It’s 1:30 on a Friday afternoon, and I’m in a fishing boat somewhere in British Columbia with a tour guide taking me to a cove where sea lions congregate.
Okay, that’s not true. I’m actually sitting on land in a theater in Vancouver during a recent press trip to tour the city’s outstanding convention package. I don’t have the extra time necessary to go on a full tour of the more rustic parts of the province, but thanks to an emerging technology, I’ve been able to get a 360-degree perspective of why I need to make the time to come back for a longer tour. The new tool is a beta version of soon-to-be-released Oculus Rift, a virtual reality headset. While the headset has plenty of consumers who love gaming excited, the headset has also found a champion at Destination BC.
“We think this is a great tool to help visitors get a bigger glimpse of what else is waiting here,” Janice Greenwood-Fraser, Manager, Travel Media Relations, Destination BC, says as she helps a cast of meetings industry journalists get comfortable with the goggles. “With everyone’s busy schedules, this tool can play a big role in educating people about the destination.”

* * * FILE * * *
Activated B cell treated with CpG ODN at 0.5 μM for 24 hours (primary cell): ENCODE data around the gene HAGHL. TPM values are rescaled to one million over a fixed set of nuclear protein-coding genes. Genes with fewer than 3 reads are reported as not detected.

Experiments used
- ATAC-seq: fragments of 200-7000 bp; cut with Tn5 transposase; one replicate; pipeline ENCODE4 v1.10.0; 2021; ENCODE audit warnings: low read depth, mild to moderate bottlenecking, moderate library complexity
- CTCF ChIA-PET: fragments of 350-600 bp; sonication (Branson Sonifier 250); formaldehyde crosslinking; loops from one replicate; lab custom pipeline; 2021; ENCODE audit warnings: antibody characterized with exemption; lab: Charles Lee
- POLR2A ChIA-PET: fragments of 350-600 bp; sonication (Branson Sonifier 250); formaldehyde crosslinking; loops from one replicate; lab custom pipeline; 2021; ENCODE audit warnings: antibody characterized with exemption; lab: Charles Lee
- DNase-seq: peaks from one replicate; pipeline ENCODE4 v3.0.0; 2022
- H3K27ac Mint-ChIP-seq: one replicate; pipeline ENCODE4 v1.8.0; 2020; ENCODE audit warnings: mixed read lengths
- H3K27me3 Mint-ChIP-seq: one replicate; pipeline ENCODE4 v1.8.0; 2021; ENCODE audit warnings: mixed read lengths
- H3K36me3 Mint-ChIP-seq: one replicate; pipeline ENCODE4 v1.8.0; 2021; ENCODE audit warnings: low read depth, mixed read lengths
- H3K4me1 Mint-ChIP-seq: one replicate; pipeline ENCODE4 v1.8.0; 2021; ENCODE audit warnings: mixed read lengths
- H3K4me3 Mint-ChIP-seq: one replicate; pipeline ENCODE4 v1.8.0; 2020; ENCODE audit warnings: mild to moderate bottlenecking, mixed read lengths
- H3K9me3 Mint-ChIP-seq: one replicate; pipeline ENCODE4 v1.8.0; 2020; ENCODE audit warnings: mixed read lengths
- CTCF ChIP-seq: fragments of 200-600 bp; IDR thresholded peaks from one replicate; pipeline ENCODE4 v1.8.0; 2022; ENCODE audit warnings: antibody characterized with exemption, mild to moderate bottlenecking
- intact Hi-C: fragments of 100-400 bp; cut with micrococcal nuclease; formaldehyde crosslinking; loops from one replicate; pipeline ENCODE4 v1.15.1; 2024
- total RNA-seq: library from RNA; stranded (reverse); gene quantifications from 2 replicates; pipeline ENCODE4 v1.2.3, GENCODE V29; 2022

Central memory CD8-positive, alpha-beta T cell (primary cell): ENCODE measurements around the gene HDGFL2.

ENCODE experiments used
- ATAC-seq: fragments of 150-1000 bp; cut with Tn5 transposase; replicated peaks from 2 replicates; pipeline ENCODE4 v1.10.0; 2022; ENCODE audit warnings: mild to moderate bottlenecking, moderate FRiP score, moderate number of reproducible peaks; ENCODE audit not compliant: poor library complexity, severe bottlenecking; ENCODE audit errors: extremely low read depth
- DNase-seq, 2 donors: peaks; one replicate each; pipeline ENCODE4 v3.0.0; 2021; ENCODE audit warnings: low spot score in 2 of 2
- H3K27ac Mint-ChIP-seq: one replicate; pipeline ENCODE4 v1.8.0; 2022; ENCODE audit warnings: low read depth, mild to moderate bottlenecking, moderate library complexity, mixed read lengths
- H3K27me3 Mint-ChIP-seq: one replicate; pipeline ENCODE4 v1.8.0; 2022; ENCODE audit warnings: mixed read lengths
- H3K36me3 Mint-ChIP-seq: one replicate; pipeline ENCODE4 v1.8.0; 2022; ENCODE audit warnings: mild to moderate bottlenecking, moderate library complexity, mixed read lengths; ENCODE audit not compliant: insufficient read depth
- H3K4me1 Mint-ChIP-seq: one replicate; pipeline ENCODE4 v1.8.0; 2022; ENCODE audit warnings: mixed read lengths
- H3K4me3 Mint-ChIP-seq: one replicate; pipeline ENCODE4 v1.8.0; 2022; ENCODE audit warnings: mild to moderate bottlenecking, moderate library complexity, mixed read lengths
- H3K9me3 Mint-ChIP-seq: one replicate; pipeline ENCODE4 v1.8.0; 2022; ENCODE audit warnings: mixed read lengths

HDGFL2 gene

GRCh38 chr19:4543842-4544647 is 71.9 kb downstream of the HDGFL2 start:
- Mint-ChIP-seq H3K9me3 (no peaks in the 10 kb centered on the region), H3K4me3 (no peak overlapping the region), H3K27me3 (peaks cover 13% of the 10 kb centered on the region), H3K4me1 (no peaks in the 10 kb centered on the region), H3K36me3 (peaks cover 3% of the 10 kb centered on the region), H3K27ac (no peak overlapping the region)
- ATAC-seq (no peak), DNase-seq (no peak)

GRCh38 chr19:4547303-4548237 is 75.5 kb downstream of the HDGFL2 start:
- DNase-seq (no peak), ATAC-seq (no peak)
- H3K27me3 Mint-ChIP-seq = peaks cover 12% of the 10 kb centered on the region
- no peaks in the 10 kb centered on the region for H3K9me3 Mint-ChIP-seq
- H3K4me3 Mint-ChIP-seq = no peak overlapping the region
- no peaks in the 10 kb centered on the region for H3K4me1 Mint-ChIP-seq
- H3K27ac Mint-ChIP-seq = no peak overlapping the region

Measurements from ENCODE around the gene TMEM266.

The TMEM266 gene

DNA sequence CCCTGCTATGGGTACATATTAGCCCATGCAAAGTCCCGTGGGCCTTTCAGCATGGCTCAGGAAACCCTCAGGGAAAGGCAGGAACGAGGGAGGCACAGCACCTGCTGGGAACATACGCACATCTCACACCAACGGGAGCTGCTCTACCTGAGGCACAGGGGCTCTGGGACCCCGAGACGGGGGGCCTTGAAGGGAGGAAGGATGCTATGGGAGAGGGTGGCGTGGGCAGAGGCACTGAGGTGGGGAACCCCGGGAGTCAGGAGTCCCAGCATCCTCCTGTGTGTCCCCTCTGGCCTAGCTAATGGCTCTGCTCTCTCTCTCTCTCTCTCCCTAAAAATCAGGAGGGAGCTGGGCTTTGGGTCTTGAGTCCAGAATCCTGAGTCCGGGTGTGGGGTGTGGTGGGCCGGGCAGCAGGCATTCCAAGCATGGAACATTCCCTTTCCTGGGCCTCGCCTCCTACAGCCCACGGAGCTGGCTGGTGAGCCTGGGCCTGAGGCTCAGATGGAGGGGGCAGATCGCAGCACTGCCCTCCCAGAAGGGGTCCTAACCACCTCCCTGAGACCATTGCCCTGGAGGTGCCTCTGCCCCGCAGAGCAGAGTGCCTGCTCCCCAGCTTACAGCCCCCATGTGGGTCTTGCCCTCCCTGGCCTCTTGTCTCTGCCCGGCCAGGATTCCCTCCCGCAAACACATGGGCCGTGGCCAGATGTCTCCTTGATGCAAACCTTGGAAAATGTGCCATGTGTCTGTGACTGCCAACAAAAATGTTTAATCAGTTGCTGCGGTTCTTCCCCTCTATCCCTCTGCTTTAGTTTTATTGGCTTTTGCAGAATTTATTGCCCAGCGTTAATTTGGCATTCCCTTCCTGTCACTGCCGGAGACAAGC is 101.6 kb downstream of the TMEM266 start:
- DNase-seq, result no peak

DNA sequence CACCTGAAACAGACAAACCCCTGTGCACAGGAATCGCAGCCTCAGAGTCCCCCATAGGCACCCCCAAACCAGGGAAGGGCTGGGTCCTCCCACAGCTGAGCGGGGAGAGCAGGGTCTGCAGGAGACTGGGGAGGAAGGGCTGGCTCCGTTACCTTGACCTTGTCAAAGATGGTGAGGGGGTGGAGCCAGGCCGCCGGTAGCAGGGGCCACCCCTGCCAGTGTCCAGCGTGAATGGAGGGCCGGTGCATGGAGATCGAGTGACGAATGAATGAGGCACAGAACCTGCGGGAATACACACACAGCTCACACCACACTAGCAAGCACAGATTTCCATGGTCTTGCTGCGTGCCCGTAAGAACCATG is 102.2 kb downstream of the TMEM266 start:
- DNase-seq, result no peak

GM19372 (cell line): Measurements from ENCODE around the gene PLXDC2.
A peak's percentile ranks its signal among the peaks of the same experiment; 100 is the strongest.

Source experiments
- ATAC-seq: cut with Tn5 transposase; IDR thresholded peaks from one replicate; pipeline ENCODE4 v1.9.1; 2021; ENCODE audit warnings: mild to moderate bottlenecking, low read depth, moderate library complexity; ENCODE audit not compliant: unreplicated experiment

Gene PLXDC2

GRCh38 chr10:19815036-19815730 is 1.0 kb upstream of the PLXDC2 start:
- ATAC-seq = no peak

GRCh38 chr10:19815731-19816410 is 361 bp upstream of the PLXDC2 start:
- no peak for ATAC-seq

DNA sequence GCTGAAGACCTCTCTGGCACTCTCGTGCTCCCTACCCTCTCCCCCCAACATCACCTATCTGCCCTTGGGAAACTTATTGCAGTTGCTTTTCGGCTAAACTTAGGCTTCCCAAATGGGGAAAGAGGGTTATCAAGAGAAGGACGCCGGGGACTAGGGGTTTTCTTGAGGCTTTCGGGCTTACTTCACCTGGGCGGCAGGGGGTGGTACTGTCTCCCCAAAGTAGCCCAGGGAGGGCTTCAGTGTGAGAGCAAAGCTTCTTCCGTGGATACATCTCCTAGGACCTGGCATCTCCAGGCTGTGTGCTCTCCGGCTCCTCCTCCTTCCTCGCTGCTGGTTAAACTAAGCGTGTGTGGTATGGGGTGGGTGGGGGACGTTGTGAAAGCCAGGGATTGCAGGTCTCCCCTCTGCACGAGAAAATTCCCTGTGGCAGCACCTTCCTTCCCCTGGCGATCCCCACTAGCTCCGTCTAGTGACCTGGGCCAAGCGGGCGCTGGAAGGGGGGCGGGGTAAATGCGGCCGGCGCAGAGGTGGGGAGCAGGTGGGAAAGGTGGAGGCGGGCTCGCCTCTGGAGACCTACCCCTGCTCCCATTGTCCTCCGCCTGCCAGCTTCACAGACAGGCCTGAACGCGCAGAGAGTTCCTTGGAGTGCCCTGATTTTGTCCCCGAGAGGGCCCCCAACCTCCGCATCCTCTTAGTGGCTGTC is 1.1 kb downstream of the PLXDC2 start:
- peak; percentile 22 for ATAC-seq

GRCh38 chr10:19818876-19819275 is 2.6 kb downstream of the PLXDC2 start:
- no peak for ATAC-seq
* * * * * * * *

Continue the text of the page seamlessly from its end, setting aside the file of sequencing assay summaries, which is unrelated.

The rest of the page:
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British Columbia is massive. It covers more than 360,000 square miles of territory. Due to my packed schedule in Vancouver, I’ll only see a tiny portion of it. Plenty of other meeting professionals share this same little-time-and-lots-to-see situation. Virtual reality headsets may be able to help solve the problem. They’ll serve as an immersive introduction to the potential of a destination. Rather than directing planners to a gallery of static photos and bullet points of information, tools like the Oculus Rift and the already-available Samsung Gear VR can bring the potential of a destination to life.
Now, I don’t expect meeting professionals to make final decisions based on a four-minute tour from a set of goggles. However, I do think that this technology could be the difference-maker in adding a destination to the consideration set. As meeting professionals juggle packed calendars, it seems that this type of three-dimensional preview can inspire them to make room in the schedule for an in-person visit.
Would a virtual reality experience help you make decisions about where to take your group? Could you see this tool playing a role in helping meeting professionals tour convention centers and hotels, too? Go to Catalyst and weigh in with your thoughts.